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General Relativity Standard Model Is Breaking Down, Black Hole Data Reveals

Dec 14, 2016 08:16 AM EST
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Black holes remain to be one the most perplexing objects in the night sky as they constantly appear to be contradicting the very laws of physics. However, recent data suggests there is really more to black holes than meets the eye, and it can shake the foundation of a lot of theories.

Gravitional wave data from the Laser Interferometer Gravitational-Wave Observatory (LIGO) suggests signs of "firewalls" and other exotic physics occurring around black holes. And we're only just beginning.

According to Scientific American, it can be remembered that despite Einstein's general theory of relativity rocking the scientific world to its core, the discovery of gravitational waves provide the first evidence that the theory may break down along black holes. 

Now, it seems they have found "echoes" of the waves that seem to contradict general relativity predictions. 

If the waves do not disappear despite having more data, then it's proof that general relativity could really break down in extreme scenarios, such as the black hole's edge, too far from its core.

If they do go away eventually, then general relativity is safe and its calculations are still accurate. However, the LIGO detections are proof that a new era in physics may be coming. Steve Giddings, a black hole researcher at the University of California, Santa Barbara, said this is an opportunity to "investigate a new physical regime."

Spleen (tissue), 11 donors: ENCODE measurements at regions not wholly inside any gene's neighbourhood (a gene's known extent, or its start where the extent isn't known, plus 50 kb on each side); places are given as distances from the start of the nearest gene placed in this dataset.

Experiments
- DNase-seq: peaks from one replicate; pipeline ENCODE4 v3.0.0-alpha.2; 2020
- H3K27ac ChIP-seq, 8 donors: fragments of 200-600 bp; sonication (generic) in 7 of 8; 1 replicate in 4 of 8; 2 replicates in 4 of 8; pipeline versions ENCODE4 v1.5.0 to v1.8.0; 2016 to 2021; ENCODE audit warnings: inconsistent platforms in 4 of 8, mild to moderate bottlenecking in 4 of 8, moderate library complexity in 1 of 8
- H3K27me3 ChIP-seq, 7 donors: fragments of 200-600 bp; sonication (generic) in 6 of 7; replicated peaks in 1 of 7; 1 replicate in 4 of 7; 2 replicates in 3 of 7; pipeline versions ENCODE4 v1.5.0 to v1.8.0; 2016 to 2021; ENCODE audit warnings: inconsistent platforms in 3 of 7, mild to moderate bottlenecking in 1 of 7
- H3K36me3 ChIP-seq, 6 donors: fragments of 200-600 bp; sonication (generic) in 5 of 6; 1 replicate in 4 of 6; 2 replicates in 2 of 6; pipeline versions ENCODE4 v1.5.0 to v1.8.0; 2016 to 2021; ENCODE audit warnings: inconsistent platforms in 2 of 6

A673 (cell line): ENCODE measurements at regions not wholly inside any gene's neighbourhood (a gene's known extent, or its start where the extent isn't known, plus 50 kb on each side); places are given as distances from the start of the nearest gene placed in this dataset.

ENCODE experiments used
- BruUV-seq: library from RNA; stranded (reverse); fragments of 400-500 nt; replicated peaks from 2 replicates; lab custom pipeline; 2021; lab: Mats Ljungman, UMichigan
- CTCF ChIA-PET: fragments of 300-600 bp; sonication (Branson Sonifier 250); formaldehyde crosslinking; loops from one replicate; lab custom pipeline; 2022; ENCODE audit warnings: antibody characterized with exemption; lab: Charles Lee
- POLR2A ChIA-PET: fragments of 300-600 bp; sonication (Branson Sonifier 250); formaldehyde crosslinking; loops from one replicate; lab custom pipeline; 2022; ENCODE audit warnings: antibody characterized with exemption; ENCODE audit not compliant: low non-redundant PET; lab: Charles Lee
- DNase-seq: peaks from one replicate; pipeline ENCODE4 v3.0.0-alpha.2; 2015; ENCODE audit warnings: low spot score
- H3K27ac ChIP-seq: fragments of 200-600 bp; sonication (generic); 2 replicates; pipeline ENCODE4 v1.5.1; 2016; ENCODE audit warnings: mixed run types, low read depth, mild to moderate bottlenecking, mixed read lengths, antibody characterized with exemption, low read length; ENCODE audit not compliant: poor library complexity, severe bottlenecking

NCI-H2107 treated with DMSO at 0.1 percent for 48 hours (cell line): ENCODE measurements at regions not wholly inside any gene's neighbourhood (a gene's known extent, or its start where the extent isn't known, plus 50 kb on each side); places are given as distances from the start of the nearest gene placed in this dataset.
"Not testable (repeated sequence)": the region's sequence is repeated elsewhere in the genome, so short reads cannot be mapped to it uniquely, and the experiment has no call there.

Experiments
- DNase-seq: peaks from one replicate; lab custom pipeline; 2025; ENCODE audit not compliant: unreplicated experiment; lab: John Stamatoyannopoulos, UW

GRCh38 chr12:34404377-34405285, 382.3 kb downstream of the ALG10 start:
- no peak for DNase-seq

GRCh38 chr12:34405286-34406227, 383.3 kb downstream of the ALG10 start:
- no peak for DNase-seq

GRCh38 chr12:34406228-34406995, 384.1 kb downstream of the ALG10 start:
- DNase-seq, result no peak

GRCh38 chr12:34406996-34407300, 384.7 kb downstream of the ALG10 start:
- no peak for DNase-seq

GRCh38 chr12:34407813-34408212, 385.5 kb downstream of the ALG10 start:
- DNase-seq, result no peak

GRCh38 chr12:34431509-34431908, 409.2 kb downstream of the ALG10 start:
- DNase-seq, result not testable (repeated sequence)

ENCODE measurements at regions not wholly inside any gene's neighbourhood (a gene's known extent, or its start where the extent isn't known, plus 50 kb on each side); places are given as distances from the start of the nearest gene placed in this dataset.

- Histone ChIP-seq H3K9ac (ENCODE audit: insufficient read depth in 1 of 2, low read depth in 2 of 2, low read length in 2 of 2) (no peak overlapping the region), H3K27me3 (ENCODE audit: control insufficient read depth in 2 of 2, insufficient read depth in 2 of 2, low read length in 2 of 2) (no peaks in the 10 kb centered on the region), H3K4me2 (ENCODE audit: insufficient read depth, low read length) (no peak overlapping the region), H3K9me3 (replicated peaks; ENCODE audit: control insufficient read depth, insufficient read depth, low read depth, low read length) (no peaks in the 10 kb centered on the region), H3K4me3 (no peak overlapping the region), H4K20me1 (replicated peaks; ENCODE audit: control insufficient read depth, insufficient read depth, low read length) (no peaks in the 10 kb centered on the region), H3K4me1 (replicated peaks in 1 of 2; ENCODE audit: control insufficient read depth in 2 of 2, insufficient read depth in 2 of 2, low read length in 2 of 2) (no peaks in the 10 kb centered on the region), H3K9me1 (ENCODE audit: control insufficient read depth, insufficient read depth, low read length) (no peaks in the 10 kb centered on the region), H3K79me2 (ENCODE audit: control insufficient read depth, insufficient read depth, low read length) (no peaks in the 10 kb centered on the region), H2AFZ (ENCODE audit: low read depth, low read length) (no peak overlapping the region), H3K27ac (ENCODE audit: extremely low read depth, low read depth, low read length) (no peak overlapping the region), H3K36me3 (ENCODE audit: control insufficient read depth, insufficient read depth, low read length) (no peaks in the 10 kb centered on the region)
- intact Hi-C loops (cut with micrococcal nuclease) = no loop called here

According to Nature, the edge of the black hole - or the event horizon - was long thought to be too far from experimental reach. General relativity states that anything that crosses the barrier will be captured by the black hole without any chance of escape.

This means there's a chance that if someone gets to cross it, there wouldn't be any changes.

Not according to some researchers. According to Nature, if quantum physics is correct, then the event horizon should have a "firewall," or a ring of high-energy particles that burn everything around it.

But that contradicts general relativity - and if the black holes are firewall-free, then quantum theory is wrong. So where do we go from here?

These are just some of crazy theories associated with relativity. For instance, some versions of string theory say that black holes are really "fuzzballs" or tangled-up threads of energy.

All this changed in February after the discovery of gravitational waves during the merger of two black holes. A team of physicists led by Vitor Cardoso at the Superior Technical Institute in Libson proposed that if strange deviations from relativity such as black holes release "echoes," then black hole mergers must be releasing them as well.

These "echoes" are from a smeared-out region at the traditional event horizon, or where particles can't escape. Its outer edge, however, is more porous and will allow some light to get through. These, along with some gravitational waves, can bounce back and forth - hence "echoes."

Afshordi said that there's a chance that their detections may be flukes, and they had to be detected in future black hole mergers as well. Regardless, the research so far suggests a radical departure from general relativity. 

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